Speaking to TTG@WTM London, Hugh Riley said while only about 12 Caribbean islands were affected by the hurricanes – some minimally, some devastatingly – there is still a misconception that the whole of the Caribbean has been impacted. He said 70-75% of the islands were completely untouched.
But asked whether affected islands were offering “attractive rates” to entice tourists, Riley said: “it will be up to each individual destination [or hotel] to make those decisions, but I don’t think the Caribbean wants to get into a discounting war, and it’s not necessary.”
He added that a lot of visitors to the Caribbean are repeat customers, and so may be more resilient to being “put off” visiting in any case.
Meanwhile, Riley added that learnings had been taken away following the hurricanes, demonstrated by the last minute inclusion of a “rebuild and recover” section in the CTO’s State of the Tourism Industry Conference in Grenada, which took place later in September.
Riley said: “No one has had the experience of dealing with a Category 5 [in the Caribbean] – this is the strongest hurricane we’ve had experience of dealing with in our area ever.
“We had instructions from our leaders to make sure when we talked about rebuilding and recovering we weren’t just talking about getting things up quickly so the next hurricane could come and knock them down.
“The point is we have to pay a great deal of attention to building codes and enforcing them.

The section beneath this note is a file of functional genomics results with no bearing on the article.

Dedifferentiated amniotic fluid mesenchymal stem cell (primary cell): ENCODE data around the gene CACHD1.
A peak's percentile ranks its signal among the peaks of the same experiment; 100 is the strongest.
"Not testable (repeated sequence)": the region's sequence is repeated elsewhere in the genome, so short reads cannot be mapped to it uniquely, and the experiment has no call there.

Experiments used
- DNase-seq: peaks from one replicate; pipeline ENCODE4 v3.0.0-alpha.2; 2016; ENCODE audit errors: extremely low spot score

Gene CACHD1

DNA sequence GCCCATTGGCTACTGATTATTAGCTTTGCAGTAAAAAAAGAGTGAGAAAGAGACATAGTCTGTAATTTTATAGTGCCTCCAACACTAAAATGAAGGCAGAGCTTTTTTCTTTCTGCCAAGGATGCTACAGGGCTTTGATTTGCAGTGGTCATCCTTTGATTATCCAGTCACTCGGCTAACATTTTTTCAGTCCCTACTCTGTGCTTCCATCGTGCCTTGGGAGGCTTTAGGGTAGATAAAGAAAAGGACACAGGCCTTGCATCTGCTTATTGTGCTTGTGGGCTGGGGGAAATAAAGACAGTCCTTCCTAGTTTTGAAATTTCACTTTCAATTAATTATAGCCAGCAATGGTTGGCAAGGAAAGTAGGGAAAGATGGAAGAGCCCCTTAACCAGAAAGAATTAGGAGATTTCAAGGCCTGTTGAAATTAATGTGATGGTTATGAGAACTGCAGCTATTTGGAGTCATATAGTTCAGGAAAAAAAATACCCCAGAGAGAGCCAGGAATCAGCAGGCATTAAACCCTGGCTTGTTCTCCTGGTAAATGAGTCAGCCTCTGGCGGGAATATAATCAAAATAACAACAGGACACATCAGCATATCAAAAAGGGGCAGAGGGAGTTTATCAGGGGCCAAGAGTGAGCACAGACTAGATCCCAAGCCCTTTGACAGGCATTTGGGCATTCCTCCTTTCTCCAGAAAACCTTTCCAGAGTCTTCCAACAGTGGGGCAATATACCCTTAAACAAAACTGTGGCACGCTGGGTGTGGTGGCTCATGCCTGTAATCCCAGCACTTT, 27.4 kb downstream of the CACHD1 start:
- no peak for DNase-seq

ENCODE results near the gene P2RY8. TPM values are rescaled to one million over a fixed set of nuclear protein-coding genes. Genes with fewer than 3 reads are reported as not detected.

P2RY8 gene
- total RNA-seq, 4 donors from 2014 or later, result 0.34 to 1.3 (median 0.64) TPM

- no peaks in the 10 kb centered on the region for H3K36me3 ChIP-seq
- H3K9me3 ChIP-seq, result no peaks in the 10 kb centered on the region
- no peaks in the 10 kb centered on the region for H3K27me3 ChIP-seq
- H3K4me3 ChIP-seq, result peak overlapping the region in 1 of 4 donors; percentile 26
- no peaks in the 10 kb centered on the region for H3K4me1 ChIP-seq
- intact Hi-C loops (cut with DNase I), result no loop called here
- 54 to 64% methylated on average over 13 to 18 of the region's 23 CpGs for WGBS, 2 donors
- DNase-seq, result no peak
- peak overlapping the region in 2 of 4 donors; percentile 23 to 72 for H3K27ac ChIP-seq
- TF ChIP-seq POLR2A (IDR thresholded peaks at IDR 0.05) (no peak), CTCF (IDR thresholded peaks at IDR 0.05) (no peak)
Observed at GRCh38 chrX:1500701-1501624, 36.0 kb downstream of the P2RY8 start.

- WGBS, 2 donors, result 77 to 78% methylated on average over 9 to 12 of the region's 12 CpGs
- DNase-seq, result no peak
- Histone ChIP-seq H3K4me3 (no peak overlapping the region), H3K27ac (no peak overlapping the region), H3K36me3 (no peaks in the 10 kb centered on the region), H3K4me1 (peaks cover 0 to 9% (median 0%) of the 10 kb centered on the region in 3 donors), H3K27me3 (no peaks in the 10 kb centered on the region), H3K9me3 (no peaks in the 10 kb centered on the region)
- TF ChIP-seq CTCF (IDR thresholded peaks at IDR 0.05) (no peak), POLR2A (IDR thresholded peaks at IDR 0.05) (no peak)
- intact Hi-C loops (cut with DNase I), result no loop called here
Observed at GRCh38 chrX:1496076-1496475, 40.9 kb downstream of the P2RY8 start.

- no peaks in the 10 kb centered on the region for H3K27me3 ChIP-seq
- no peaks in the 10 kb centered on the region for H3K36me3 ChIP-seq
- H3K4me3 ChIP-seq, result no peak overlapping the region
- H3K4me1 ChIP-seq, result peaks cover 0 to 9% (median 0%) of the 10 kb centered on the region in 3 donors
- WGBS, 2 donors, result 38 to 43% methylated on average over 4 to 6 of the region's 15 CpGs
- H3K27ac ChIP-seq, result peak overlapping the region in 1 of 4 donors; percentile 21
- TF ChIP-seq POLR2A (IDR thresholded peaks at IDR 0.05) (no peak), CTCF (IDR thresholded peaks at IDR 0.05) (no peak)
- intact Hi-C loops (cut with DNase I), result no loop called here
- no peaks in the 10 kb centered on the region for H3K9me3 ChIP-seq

“We’ve got to use examples from the past to build a more sustainable future.”
The new chairman of the CTO, and Bahamas tourism and aviation minister, Dionisio D’Aguilar, described effective enforcement as “an issue”.
He said: “It’s so important that you build to code… if you build to code you’re more likely to emerge from the experience less scathed.
“In the Bahamas we build to withstand 180-mph winds, but in the remote islands of the Bahamas for example, enforcement is less than good, and they sustain more damage.”
Riley said one panellist at the conference was from a “major telecoms company”.
“He said cell phone towers were generally not built to sustain more than Category 3 hurricanes,” said Riley.
“But now cell phone towers are constructed to withstand Category 5, and they’re on their way to the Caribbean… I suspect there will be much more of an effort to withstand stonger weather events – as it seems will be happening in the future.”